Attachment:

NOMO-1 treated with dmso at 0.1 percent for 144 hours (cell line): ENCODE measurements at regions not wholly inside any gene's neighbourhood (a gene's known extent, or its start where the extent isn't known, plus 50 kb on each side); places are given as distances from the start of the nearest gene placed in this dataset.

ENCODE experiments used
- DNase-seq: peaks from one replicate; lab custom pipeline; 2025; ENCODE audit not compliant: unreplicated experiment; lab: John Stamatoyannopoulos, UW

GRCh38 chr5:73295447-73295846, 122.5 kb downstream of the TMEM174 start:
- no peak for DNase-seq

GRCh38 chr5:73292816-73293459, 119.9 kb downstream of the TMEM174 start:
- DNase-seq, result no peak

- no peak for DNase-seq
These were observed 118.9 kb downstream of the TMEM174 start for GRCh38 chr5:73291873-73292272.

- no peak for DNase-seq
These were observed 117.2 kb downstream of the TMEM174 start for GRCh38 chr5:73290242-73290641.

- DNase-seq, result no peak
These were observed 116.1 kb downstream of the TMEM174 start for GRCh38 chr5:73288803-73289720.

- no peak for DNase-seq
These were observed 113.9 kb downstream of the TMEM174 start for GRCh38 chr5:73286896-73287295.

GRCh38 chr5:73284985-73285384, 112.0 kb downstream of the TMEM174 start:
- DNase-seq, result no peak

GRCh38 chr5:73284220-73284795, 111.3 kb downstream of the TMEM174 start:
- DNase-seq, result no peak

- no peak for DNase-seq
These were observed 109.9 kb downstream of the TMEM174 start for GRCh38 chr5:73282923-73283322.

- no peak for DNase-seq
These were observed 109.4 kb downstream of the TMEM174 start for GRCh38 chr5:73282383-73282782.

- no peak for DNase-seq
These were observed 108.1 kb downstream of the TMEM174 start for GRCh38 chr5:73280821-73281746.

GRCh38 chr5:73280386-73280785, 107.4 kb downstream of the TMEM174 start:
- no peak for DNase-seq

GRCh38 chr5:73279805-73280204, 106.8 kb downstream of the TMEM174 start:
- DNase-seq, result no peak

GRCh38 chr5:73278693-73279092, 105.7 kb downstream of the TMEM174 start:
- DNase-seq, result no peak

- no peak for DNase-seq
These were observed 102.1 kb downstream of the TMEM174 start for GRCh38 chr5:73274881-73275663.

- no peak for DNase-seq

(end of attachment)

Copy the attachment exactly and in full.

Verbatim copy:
NOMO-1 treated with dmso at 0.1 percent for 144 hours (cell line): ENCODE measurements at regions not wholly inside any gene's neighbourhood (a gene's known extent, or its start where the extent isn't known, plus 50 kb on each side); places are given as distances from the start of the nearest gene placed in this dataset.

ENCODE experiments used
- DNase-seq: peaks from one replicate; lab custom pipeline; 2025; ENCODE audit not compliant: unreplicated experiment; lab: John Stamatoyannopoulos, UW

GRCh38 chr5:73295447-73295846, 122.5 kb downstream of the TMEM174 start:
- no peak for DNase-seq

GRCh38 chr5:73292816-73293459, 119.9 kb downstream of the TMEM174 start:
- DNase-seq, result no peak

- no peak for DNase-seq
These were observed 118.9 kb downstream of the TMEM174 start for GRCh38 chr5:73291873-73292272.

- no peak for DNase-seq
These were observed 117.2 kb downstream of the TMEM174 start for GRCh38 chr5:73290242-73290641.

- DNase-seq, result no peak
These were observed 116.1 kb downstream of the TMEM174 start for GRCh38 chr5:73288803-73289720.

- no peak for DNase-seq
These were observed 113.9 kb downstream of the TMEM174 start for GRCh38 chr5:73286896-73287295.

GRCh38 chr5:73284985-73285384, 112.0 kb downstream of the TMEM174 start:
- DNase-seq, result no peak

GRCh38 chr5:73284220-73284795, 111.3 kb downstream of the TMEM174 start:
- DNase-seq, result no peak

- no peak for DNase-seq
These were observed 109.9 kb downstream of the TMEM174 start for GRCh38 chr5:73282923-73283322.

- no peak for DNase-seq
These were observed 109.4 kb downstream of the TMEM174 start for GRCh38 chr5:73282383-73282782.

- no peak for DNase-seq
These were observed 108.1 kb downstream of the TMEM174 start for GRCh38 chr5:73280821-73281746.

GRCh38 chr5:73280386-73280785, 107.4 kb downstream of the TMEM174 start:
- no peak for DNase-seq

GRCh38 chr5:73279805-73280204, 106.8 kb downstream of the TMEM174 start:
- DNase-seq, result no peak

GRCh38 chr5:73278693-73279092, 105.7 kb downstream of the TMEM174 start:
- DNase-seq, result no peak

- no peak for DNase-seq
These were observed 102.1 kb downstream of the TMEM174 start for GRCh38 chr5:73274881-73275663.

- no peak for DNase-seq